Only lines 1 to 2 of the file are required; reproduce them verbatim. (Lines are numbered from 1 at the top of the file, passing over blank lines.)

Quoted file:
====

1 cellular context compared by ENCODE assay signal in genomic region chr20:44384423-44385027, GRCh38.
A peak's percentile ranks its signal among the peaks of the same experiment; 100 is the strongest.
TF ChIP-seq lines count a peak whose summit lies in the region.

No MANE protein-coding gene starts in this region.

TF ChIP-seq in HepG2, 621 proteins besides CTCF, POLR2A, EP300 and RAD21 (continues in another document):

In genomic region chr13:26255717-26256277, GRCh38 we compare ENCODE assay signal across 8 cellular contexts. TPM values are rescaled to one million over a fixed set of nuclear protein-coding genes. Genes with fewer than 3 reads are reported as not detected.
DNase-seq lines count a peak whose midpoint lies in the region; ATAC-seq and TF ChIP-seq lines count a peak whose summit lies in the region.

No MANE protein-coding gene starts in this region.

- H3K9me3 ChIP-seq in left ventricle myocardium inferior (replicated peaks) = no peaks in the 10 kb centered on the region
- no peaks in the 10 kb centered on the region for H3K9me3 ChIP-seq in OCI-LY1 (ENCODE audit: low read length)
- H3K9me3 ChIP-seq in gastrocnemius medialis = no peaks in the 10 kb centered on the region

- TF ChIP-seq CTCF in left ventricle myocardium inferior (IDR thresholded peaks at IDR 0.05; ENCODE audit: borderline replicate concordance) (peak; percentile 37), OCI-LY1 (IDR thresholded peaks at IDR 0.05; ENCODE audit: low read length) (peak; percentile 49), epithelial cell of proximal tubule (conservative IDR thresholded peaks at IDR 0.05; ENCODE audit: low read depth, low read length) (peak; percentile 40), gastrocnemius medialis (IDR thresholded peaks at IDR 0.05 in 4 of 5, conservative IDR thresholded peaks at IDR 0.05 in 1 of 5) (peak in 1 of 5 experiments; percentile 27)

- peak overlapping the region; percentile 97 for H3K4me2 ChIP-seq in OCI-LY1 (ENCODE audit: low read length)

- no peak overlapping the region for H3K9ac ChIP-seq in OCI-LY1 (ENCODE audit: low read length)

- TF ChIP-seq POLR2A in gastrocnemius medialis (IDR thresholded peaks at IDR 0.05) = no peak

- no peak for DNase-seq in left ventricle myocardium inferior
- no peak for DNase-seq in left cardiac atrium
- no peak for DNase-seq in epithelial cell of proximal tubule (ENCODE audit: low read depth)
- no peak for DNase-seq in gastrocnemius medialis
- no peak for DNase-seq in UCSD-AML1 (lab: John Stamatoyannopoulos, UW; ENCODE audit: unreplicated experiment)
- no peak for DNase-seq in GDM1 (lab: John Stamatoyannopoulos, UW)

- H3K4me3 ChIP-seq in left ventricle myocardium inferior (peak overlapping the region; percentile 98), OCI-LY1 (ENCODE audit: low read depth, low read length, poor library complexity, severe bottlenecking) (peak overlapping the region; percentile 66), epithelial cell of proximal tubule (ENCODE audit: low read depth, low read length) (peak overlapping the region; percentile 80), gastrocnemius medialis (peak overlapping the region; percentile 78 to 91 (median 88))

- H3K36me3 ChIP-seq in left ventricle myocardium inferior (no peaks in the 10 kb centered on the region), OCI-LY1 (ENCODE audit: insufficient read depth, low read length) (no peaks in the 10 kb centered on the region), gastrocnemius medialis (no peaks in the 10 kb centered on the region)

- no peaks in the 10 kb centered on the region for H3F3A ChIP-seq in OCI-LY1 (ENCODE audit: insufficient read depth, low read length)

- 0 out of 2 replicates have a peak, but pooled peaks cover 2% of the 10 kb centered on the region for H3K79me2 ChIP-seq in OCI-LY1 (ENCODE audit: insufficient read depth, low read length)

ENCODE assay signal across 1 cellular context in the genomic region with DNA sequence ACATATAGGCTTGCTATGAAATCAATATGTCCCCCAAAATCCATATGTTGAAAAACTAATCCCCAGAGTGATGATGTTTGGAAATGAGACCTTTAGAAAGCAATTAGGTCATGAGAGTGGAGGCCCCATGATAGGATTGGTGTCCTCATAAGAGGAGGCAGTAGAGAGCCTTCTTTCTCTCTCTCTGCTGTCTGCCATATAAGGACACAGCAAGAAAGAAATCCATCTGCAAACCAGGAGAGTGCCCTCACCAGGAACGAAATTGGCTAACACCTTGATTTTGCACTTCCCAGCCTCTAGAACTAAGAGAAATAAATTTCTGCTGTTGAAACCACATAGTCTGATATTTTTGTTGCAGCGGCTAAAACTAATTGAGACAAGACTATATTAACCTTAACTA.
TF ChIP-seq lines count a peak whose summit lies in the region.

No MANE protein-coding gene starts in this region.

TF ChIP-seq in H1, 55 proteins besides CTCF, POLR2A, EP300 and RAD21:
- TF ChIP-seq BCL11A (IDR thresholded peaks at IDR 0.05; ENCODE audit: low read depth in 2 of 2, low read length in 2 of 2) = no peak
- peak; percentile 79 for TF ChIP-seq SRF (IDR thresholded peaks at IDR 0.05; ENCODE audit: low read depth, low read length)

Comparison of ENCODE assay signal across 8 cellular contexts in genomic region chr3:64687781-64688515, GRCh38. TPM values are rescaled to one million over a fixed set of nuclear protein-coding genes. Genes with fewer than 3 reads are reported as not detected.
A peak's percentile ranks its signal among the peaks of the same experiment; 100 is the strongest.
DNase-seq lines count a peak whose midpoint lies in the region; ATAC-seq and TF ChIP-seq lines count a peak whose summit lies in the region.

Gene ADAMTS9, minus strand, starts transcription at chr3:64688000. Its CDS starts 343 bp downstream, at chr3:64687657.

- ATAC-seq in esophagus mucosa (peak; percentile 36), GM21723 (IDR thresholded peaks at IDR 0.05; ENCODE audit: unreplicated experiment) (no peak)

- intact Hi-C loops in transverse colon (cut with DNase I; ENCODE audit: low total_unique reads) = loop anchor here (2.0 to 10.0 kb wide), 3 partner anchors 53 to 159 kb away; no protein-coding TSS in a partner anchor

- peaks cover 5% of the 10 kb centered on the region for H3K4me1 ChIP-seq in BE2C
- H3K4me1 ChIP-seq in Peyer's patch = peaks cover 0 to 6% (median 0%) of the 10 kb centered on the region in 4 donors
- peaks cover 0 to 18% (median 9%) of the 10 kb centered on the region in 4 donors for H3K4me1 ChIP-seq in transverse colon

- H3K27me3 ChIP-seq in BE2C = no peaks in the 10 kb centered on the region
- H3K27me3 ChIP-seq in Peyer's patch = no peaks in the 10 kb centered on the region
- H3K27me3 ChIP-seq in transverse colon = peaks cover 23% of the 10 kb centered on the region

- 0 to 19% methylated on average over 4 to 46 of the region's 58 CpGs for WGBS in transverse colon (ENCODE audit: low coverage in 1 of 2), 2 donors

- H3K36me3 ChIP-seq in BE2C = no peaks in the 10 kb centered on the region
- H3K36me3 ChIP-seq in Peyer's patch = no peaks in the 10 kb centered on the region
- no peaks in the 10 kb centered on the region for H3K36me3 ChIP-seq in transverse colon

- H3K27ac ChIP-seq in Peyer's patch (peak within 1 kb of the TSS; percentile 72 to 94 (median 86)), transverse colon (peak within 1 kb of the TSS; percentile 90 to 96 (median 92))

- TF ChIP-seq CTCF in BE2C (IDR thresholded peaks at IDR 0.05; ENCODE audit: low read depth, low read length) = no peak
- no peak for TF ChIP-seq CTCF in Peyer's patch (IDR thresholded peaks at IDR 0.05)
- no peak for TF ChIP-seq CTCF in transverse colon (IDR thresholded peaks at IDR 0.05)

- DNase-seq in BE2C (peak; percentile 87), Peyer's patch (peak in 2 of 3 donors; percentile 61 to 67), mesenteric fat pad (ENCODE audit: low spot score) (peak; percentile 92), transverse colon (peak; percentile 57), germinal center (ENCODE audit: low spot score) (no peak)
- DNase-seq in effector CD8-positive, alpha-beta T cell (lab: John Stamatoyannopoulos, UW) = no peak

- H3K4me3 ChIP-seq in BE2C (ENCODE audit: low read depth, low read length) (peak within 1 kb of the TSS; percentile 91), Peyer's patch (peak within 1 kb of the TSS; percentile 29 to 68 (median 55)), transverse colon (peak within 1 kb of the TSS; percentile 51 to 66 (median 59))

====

1 cellular context compared by ENCODE assay signal in genomic region chr20:44384423-44385027, GRCh38.
A peak's percentile ranks its signal among the peaks of the same experiment; 100 is the strongest.